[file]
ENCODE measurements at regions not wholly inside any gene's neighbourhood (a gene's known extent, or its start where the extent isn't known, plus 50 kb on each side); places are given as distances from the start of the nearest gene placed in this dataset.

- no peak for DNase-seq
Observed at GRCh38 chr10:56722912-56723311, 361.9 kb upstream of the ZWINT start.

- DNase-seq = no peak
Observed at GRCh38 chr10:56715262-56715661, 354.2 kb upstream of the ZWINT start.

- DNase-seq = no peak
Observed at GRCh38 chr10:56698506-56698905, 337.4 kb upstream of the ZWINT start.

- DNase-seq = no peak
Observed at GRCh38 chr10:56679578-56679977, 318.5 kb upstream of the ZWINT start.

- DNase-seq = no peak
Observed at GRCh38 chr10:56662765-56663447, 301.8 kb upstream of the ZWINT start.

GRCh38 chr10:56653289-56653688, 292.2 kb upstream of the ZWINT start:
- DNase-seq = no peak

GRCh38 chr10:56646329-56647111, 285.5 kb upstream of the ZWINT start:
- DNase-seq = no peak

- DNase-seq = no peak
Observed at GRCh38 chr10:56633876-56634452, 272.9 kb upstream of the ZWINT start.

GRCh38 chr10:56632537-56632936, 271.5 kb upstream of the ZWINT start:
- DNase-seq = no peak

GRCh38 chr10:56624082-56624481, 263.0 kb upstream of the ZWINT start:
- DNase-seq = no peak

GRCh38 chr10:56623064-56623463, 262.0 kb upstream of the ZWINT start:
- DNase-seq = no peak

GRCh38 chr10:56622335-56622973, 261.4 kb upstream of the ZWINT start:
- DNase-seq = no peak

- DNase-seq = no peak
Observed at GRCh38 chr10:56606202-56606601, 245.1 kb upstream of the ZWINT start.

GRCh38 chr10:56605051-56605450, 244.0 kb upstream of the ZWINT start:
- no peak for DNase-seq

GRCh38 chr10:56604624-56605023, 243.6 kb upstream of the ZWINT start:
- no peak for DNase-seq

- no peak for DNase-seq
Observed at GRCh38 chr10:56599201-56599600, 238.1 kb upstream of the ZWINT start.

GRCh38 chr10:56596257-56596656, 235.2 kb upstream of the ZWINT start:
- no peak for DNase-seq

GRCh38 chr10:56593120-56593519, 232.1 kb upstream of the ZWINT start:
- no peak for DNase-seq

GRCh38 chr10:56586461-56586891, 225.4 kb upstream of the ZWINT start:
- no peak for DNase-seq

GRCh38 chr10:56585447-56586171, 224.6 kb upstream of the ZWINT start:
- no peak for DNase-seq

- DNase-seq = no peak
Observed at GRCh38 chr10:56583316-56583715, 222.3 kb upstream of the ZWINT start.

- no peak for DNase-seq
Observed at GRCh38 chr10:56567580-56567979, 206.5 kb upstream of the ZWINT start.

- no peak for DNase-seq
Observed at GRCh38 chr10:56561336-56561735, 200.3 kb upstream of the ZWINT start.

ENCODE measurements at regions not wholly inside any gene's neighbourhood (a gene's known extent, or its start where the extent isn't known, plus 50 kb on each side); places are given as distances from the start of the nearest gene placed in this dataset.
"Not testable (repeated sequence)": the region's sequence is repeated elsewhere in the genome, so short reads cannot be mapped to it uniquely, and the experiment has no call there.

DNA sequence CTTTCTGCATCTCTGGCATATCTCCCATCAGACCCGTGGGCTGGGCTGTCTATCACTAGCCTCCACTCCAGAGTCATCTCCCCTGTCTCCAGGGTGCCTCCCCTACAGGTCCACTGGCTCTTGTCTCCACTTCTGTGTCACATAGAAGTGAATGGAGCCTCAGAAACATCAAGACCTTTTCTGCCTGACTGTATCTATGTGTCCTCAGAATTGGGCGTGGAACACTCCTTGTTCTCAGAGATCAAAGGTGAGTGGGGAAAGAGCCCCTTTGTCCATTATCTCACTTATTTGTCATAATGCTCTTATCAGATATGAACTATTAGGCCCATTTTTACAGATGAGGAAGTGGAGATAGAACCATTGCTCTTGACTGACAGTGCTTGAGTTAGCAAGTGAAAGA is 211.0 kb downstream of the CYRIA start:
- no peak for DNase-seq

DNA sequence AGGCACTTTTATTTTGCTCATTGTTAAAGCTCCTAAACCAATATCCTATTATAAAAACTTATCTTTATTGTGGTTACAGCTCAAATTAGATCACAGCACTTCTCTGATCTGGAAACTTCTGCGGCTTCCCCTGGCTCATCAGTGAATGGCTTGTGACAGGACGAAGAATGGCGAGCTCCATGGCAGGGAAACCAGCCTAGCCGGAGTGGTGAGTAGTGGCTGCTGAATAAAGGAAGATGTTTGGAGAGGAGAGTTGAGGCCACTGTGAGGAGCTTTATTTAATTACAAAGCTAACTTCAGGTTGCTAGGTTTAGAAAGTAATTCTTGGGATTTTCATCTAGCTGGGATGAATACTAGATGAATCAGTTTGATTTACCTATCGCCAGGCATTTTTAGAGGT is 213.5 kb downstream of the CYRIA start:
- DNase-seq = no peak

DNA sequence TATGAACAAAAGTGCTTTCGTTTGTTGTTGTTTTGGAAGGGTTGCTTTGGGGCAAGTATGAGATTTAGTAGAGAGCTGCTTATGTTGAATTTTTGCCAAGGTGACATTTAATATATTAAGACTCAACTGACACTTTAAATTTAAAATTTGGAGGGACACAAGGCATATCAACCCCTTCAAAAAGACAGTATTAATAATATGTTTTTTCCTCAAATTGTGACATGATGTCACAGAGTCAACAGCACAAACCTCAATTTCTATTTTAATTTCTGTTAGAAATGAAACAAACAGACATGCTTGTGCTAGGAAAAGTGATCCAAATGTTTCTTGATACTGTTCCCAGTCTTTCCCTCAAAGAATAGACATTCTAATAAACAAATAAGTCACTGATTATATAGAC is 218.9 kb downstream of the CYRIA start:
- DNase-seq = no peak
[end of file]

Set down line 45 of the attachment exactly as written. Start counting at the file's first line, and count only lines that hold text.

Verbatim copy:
Observed at GRCh38 chr10:56567580-56567979, 206.5 kb upstream of the ZWINT start.